Amazon and Kobo have modified their mobile apps in response to Apple's in-app policies, with Kobo announcing it will also build an HTML5 e-reader app for the Web.
Store policies concerning in-app purchases are beginning to force other
companies to react.
already issued an updated Kindle for iPhone application
that removes the
Kindle Store button. That means anyone attempting to use an iOS device to
purchase Kindle e-books will need to route over to Amazon's Website, instead of
being able to order the text via the application itself.
rival, Kobo, also removed links to its storefront from within the iOS application-and
is actively building a workaround of sorts, in the form of an HTML5 application
for the mobile Web. What's more, the company is angling this "HTML5 eReading Web
app" as an "optimized" experience for iOS users, in the process revealing a
conflict with Apple.
"Over the past
weeks, Kobo has worked with Apple to create a solution that would benefit the
iOS eReading community within Apple's new App Store guidelines," read a July 26
press release from the Toronto-based company. "Unfortunately, Apple has
mandated that Kobo, along with all eBook retailers, substantially change the
eReading experience for consumers by removing in-app access to the Kobo store."
Kobo isn't the
first company to consider an HTML5 alternative to an App Store application. The Financial Times
decided to launch an
HTML5 Web application, for example, in order to deliver content to multiple
devices while maintaining a lock on the customer relationship.
the challenge of delivering multiple versions of the same content and with what
they see as the punitive terms and conditions of some platform providers,"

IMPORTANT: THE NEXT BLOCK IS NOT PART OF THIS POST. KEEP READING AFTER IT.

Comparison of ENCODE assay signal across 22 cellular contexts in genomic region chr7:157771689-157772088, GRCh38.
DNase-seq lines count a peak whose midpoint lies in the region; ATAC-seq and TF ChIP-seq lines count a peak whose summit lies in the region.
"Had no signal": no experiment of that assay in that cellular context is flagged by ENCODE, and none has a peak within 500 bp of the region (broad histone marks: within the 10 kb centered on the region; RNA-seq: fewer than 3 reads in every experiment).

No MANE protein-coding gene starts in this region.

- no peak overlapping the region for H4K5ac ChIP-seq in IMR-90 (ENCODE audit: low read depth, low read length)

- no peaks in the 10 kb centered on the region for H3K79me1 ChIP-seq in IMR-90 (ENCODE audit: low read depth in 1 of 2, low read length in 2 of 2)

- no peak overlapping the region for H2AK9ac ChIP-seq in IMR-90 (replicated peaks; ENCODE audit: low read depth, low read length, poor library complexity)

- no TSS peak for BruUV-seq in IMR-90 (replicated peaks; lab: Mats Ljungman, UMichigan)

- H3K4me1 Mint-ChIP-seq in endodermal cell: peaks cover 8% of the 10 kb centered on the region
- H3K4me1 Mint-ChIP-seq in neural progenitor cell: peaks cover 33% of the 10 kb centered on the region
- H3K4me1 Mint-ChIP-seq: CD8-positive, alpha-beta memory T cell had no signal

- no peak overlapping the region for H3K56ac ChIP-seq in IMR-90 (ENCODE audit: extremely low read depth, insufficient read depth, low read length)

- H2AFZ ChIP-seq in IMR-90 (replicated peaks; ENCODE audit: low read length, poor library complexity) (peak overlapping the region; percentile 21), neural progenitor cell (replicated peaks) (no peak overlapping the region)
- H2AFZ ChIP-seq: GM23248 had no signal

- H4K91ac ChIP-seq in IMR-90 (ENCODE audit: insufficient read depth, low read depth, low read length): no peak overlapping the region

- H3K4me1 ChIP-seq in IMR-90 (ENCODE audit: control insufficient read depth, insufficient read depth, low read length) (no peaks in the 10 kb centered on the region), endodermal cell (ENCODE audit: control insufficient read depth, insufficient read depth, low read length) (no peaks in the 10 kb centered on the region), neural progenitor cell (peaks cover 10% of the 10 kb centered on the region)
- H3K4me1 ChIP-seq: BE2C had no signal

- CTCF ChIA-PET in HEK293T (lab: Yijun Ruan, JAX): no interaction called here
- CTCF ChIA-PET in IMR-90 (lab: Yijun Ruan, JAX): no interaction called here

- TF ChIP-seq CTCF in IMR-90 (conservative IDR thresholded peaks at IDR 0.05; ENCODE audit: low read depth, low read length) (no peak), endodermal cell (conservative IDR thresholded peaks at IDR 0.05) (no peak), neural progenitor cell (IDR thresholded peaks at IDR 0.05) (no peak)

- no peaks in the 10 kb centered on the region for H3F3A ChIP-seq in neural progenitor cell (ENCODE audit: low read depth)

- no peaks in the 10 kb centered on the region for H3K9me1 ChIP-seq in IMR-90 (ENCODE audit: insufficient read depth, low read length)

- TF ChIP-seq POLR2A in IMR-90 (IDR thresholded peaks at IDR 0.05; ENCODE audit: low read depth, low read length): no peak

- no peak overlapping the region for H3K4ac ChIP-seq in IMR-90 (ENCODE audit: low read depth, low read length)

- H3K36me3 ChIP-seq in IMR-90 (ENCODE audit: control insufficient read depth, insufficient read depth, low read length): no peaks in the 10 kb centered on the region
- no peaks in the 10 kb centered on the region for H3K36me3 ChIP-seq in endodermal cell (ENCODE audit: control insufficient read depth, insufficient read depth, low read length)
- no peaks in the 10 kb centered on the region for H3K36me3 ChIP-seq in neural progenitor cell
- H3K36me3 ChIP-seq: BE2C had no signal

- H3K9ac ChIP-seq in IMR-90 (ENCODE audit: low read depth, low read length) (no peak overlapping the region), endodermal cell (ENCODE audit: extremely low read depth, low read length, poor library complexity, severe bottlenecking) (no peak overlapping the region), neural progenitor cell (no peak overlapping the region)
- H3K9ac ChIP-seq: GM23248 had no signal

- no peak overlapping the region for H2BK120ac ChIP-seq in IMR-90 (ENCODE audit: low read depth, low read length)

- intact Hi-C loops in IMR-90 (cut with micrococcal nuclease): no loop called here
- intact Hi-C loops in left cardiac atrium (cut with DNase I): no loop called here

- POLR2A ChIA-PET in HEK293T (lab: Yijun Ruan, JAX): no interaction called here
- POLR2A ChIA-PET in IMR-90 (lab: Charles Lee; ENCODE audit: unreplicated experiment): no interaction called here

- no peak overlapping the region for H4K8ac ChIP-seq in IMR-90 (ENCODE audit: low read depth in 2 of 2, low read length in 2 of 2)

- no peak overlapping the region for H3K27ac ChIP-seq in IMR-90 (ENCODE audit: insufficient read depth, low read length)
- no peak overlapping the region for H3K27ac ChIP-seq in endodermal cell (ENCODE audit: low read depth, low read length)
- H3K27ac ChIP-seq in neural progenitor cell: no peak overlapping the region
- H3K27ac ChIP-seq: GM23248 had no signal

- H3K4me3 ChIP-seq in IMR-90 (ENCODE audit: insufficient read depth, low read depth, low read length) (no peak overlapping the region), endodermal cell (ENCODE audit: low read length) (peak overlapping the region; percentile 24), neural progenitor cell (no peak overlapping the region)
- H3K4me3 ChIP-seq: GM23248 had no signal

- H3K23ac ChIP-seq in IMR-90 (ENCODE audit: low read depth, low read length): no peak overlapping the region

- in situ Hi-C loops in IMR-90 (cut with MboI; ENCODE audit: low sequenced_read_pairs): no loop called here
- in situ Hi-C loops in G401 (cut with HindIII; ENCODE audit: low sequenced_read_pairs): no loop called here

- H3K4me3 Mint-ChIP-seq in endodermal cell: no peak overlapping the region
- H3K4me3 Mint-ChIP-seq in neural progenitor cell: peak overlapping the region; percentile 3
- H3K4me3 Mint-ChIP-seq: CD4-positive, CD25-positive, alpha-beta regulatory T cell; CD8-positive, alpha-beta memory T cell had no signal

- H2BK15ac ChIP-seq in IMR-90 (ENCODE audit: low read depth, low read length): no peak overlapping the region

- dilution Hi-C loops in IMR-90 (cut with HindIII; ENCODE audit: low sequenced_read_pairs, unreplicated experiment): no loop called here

Forrester analyst Nick Thomas wrote in a breakdown of the Financial Times'
decision, "other publishers are keen to see if the
model offers a way forward."
publisher interest, he added, "HTML5 is not yet appropriate for mainstream
adoption. But the FT's
an important salvo in the battle over the future of paid apps."
policy dictates that developers strip in-app purchasing mechanisms from their
offerings. "Apps can read or play approved content (specifically magazines,
newspapers, books, audio, music and video) that is subscribed to or purchased
outside the app," read the recently-updated guidelines, according to TechCrunch
, "as long as there is no button or
external link in the app to purchase the approved content." In-app purchasing
will apparently continue to net Apple some 30 percent of the fee.
Apple has relaxed its in-app terms since February, when it dictated that media
publishers sell subscriptions via the App Store at rates preferable or equal to
those offered via other channels, with Apple taking 30 percent of the fees. Apple later stepped back from that part
publishers to sell in-app subscriptions at any desired price.
case, it seems as if Apple's policies are starting to chafe some companies in
the mobile-applications space.
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